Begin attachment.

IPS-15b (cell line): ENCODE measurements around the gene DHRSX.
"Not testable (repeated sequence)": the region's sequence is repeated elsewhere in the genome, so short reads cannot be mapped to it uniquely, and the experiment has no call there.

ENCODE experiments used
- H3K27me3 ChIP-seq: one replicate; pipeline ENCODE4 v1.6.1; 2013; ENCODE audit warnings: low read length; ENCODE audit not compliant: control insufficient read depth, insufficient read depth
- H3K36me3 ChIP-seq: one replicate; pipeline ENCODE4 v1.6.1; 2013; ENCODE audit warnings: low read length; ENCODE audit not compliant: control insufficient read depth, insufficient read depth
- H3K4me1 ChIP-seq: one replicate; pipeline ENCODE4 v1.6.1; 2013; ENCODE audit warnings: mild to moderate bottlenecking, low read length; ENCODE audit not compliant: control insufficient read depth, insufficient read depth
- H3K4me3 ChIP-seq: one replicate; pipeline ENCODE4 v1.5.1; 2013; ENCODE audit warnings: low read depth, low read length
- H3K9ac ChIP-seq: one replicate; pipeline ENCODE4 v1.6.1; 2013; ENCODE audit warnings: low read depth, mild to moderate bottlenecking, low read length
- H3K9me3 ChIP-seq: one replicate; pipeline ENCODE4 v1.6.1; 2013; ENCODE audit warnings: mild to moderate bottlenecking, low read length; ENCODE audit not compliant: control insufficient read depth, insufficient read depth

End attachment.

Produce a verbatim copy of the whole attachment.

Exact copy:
IPS-15b (cell line): ENCODE measurements around the gene DHRSX.
"Not testable (repeated sequence)": the region's sequence is repeated elsewhere in the genome, so short reads cannot be mapped to it uniquely, and the experiment has no call there.

ENCODE experiments used
- H3K27me3 ChIP-seq: one replicate; pipeline ENCODE4 v1.6.1; 2013; ENCODE audit warnings: low read length; ENCODE audit not compliant: control insufficient read depth, insufficient read depth
- H3K36me3 ChIP-seq: one replicate; pipeline ENCODE4 v1.6.1; 2013; ENCODE audit warnings: low read length; ENCODE audit not compliant: control insufficient read depth, insufficient read depth
- H3K4me1 ChIP-seq: one replicate; pipeline ENCODE4 v1.6.1; 2013; ENCODE audit warnings: mild to moderate bottlenecking, low read length; ENCODE audit not compliant: control insufficient read depth, insufficient read depth
- H3K4me3 ChIP-seq: one replicate; pipeline ENCODE4 v1.5.1; 2013; ENCODE audit warnings: low read depth, low read length
- H3K9ac ChIP-seq: one replicate; pipeline ENCODE4 v1.6.1; 2013; ENCODE audit warnings: low read depth, mild to moderate bottlenecking, low read length
- H3K9me3 ChIP-seq: one replicate; pipeline ENCODE4 v1.6.1; 2013; ENCODE audit warnings: mild to moderate bottlenecking, low read length; ENCODE audit not compliant: control insufficient read depth, insufficient read depth